This Day In Crime History

August 25, 1330: Anti-Pope Nicholas V Overthrows Himself

There have been an estimated 30 to 40 Antipopes throughout the 2000-year history of the papacy.

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On August 25, 1330 Anti-Pope Nicholas V overthrew himself. An Anti-Pope is a person who makes a claim that they are the Pope. They are not the elected Pope and they are established as pope in opposition to the one held by others to be canonically chosen. This particular Anti-Pope joined the Franciscan order after separating from his wife in 1310. He soon after became a famous preacher.

Nicholas V was elected Pope by an assembly of priests and laymen. Their decision was influenced by the excommunicated Holy Roman Emperor, Louis the Bavarian. Nicolas was consecrated at Old St. Peter's Basilica in Rome in 1328 by the bishop of Venice.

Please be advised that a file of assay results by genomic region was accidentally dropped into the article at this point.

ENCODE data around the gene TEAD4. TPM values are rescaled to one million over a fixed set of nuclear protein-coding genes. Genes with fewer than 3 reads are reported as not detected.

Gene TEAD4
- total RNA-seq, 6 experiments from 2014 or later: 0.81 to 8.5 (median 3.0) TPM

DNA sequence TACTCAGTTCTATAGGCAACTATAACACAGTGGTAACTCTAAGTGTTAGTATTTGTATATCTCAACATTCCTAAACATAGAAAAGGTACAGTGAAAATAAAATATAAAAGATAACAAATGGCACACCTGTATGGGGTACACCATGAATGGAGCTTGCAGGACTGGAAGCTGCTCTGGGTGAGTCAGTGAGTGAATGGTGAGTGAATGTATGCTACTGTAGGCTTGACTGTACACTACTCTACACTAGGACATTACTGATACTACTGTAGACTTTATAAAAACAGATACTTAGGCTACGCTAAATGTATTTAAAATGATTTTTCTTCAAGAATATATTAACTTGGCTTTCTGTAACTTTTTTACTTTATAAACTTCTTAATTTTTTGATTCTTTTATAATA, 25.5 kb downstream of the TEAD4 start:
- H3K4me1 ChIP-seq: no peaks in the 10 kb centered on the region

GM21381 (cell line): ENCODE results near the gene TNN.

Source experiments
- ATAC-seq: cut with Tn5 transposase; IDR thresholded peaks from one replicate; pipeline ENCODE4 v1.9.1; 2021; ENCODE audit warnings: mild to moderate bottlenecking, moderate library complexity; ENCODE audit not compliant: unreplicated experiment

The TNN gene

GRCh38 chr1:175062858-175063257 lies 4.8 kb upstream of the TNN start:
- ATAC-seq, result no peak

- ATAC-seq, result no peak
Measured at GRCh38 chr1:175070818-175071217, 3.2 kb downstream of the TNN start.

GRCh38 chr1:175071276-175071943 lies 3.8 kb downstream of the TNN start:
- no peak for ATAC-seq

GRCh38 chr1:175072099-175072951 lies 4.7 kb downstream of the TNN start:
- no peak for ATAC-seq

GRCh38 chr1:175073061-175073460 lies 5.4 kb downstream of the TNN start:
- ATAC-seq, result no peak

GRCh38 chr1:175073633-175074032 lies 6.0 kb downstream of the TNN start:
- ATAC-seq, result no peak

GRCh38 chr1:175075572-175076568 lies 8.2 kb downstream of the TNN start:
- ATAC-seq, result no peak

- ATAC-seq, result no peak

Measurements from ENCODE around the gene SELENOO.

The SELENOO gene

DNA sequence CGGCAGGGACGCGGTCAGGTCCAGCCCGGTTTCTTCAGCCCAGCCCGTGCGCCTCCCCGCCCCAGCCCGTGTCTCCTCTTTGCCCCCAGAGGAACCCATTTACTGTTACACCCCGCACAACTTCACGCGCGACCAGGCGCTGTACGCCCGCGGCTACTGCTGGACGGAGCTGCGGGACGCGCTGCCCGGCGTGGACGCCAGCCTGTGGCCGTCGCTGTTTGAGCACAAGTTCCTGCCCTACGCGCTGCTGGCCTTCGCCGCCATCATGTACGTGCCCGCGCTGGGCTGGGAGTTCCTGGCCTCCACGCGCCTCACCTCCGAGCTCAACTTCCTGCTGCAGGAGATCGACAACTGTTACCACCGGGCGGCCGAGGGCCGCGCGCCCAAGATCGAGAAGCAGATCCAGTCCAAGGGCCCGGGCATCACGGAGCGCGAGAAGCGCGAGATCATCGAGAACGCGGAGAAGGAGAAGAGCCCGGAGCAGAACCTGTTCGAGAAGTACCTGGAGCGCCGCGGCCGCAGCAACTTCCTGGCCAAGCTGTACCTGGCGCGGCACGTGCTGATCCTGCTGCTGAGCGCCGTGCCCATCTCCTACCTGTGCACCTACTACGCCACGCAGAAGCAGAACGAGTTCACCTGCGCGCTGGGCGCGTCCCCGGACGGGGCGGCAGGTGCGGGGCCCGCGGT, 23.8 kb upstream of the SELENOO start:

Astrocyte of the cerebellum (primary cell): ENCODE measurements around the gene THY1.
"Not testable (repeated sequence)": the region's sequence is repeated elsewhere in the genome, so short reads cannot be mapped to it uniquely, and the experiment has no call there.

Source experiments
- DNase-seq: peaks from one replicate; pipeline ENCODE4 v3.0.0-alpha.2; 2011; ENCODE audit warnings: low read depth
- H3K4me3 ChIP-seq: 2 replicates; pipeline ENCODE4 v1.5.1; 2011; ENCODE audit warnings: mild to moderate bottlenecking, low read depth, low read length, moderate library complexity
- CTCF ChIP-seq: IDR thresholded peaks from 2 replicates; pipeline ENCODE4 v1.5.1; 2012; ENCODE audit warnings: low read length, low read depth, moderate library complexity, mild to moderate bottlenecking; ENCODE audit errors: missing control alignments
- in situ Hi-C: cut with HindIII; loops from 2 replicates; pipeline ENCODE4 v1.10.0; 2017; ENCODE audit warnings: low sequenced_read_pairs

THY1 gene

In 1329 Nicholas V presided at a bizarre ceremony in Pisa: He formally condemned and degraded a straw puppet dressed in pontifical robes that was supposed to represent the real pope, Pope John XXII. In the ritual he simulated an execution of the Pope.

Nicholas V was excommunicated by John XXII in 1329. On August 25, 1330, he presented a confession of his sins to John XXII. He absolved him. The Anti-Pope was then sent to an “honourable imprisonment” in the papal palace. He remained imprisoned until he died three years later.

There have been an estimated 30 to 40 Antipopes throughout the 2000-year history of the papacy.

 

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